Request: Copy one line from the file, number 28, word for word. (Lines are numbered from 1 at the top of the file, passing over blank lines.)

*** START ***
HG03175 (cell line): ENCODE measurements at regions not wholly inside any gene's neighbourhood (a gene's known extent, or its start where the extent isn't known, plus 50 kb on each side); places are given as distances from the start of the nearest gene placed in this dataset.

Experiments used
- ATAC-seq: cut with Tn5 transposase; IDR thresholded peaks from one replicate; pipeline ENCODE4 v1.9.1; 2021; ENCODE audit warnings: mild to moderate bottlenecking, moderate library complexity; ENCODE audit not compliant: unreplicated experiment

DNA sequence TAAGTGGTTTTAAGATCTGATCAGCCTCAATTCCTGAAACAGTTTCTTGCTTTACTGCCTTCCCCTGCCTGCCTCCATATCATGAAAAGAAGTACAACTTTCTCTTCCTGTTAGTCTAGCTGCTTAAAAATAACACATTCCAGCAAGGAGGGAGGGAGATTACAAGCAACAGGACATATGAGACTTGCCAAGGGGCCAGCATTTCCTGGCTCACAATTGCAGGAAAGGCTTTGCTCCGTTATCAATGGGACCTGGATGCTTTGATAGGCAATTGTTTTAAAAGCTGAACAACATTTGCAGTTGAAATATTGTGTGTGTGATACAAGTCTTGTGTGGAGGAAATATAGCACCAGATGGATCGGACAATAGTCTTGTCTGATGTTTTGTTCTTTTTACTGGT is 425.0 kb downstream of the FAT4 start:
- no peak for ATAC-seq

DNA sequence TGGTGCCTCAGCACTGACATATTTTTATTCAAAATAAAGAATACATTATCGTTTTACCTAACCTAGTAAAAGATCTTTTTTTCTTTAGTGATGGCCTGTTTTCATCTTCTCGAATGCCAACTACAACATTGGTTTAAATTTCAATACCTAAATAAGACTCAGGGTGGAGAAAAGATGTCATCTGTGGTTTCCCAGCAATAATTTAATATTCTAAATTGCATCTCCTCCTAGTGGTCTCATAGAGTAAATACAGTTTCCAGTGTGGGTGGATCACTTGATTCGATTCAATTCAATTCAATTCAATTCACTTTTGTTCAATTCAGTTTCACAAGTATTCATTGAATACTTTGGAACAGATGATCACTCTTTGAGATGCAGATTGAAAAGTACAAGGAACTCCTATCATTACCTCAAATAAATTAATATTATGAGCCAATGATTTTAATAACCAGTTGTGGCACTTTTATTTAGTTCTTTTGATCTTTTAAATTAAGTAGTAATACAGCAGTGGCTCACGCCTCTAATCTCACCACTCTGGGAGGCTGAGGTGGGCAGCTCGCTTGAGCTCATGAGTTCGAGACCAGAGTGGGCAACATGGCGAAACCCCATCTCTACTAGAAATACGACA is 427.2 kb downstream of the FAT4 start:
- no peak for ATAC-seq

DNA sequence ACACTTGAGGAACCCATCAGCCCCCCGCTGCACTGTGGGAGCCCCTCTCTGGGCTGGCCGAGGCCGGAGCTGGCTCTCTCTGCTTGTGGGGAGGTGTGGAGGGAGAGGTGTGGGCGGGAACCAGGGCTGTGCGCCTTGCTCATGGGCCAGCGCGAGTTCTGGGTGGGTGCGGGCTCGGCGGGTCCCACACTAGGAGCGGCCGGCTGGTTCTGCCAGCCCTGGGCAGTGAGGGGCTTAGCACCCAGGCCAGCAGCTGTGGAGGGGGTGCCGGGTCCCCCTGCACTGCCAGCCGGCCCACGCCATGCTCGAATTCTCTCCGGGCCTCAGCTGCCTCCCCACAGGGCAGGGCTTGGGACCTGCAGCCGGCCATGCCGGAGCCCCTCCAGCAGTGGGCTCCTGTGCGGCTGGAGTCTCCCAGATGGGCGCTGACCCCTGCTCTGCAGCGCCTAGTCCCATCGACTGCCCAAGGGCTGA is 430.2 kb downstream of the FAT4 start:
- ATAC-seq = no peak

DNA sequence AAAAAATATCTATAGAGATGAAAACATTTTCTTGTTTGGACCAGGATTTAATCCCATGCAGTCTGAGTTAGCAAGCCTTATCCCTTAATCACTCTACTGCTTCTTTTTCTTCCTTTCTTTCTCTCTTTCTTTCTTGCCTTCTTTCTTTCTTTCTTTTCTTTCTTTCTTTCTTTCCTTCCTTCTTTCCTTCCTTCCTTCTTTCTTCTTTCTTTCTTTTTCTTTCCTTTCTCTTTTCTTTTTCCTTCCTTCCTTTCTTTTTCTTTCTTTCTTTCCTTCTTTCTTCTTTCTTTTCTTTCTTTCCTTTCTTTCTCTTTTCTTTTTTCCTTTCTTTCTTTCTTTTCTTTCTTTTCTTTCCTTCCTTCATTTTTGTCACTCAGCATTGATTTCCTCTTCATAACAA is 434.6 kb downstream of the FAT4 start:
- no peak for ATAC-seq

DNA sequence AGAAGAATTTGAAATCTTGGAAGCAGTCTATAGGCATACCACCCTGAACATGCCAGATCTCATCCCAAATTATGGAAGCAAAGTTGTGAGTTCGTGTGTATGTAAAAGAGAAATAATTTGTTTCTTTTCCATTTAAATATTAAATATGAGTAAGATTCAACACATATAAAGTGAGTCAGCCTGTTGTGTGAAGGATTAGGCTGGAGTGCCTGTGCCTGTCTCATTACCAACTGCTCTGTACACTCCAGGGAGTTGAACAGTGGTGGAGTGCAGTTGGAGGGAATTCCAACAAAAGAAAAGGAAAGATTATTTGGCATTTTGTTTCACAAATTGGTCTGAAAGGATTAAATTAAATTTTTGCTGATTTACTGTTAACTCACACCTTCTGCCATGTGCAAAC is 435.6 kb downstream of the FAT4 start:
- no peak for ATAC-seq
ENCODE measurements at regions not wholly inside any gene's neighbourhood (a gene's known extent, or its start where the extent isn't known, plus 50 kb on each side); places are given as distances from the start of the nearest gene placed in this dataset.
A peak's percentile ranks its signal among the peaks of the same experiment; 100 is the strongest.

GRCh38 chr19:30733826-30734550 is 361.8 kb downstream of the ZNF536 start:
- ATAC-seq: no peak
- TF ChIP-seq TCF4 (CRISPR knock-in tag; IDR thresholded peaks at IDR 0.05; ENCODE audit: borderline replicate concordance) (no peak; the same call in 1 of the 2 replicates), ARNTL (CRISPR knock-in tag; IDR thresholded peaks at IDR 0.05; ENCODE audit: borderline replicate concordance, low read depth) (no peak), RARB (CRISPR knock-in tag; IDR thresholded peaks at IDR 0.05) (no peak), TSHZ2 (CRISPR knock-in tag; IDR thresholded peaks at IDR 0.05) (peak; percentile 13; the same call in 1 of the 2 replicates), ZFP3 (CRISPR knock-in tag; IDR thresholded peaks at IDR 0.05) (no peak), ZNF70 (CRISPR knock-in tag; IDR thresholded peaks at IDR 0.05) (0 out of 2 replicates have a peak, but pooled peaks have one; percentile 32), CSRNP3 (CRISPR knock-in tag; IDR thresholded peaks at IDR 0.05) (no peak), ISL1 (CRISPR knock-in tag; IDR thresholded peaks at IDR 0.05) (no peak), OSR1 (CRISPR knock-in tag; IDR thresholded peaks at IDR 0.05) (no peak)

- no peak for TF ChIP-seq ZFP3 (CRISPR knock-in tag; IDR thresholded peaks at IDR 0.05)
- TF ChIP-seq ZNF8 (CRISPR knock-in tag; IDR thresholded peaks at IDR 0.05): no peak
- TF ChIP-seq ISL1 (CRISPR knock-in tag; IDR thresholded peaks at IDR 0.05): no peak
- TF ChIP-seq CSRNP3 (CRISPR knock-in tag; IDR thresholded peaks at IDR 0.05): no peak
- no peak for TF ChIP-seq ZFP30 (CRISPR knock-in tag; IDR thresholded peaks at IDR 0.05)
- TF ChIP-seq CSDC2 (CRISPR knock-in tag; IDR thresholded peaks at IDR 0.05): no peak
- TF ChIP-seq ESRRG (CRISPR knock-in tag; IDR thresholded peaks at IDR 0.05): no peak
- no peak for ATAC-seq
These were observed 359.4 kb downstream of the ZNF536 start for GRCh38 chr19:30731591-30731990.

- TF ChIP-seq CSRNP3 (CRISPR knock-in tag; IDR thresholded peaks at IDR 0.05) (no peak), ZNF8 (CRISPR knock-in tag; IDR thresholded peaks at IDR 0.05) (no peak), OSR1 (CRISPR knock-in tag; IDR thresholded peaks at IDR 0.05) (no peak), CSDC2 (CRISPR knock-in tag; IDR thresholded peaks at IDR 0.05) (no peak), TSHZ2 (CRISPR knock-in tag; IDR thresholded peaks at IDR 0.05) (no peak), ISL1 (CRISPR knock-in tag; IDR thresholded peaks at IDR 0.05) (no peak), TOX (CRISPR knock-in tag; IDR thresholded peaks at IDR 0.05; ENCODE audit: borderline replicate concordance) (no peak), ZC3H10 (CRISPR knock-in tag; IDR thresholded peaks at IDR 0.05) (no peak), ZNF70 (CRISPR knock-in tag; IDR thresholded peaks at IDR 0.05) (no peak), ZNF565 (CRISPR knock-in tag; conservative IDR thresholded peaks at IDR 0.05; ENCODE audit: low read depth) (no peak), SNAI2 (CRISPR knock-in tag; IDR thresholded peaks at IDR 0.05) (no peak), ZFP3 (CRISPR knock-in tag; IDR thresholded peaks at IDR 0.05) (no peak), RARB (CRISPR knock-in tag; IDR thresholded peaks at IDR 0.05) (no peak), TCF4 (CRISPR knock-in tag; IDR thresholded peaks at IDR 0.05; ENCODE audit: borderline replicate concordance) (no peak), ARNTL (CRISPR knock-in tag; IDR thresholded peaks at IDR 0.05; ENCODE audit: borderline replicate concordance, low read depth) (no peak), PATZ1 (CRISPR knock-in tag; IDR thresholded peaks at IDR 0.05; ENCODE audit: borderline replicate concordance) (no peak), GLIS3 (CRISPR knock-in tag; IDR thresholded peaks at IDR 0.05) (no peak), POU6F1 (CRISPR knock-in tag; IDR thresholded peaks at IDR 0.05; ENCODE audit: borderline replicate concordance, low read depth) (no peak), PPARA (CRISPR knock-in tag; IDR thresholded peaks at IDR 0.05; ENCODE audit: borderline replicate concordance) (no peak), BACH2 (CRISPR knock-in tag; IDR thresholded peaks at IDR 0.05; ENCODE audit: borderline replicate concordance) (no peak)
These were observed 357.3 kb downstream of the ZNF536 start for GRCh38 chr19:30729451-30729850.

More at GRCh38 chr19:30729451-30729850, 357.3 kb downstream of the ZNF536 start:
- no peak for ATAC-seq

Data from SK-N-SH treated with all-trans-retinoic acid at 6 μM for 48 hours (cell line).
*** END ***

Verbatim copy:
- TF ChIP-seq CSRNP3 (CRISPR knock-in tag; IDR thresholded peaks at IDR 0.05) (no peak), ZNF8 (CRISPR knock-in tag; IDR thresholded peaks at IDR 0.05) (no peak), OSR1 (CRISPR knock-in tag; IDR thresholded peaks at IDR 0.05) (no peak), CSDC2 (CRISPR knock-in tag; IDR thresholded peaks at IDR 0.05) (no peak), TSHZ2 (CRISPR knock-in tag; IDR thresholded peaks at IDR 0.05) (no peak), ISL1 (CRISPR knock-in tag; IDR thresholded peaks at IDR 0.05) (no peak), TOX (CRISPR knock-in tag; IDR thresholded peaks at IDR 0.05; ENCODE audit: borderline replicate concordance) (no peak), ZC3H10 (CRISPR knock-in tag; IDR thresholded peaks at IDR 0.05) (no peak), ZNF70 (CRISPR knock-in tag; IDR thresholded peaks at IDR 0.05) (no peak), ZNF565 (CRISPR knock-in tag; conservative IDR thresholded peaks at IDR 0.05; ENCODE audit: low read depth) (no peak), SNAI2 (CRISPR knock-in tag; IDR thresholded peaks at IDR 0.05) (no peak), ZFP3 (CRISPR knock-in tag; IDR thresholded peaks at IDR 0.05) (no peak), RARB (CRISPR knock-in tag; IDR thresholded peaks at IDR 0.05) (no peak), TCF4 (CRISPR knock-in tag; IDR thresholded peaks at IDR 0.05; ENCODE audit: borderline replicate concordance) (no peak), ARNTL (CRISPR knock-in tag; IDR thresholded peaks at IDR 0.05; ENCODE audit: borderline replicate concordance, low read depth) (no peak), PATZ1 (CRISPR knock-in tag; IDR thresholded peaks at IDR 0.05; ENCODE audit: borderline replicate concordance) (no peak), GLIS3 (CRISPR knock-in tag; IDR thresholded peaks at IDR 0.05) (no peak), POU6F1 (CRISPR knock-in tag; IDR thresholded peaks at IDR 0.05; ENCODE audit: borderline replicate concordance, low read depth) (no peak), PPARA (CRISPR knock-in tag; IDR thresholded peaks at IDR 0.05; ENCODE audit: borderline replicate concordance) (no peak), BACH2 (CRISPR knock-in tag; IDR thresholded peaks at IDR 0.05; ENCODE audit: borderline replicate concordance) (no peak)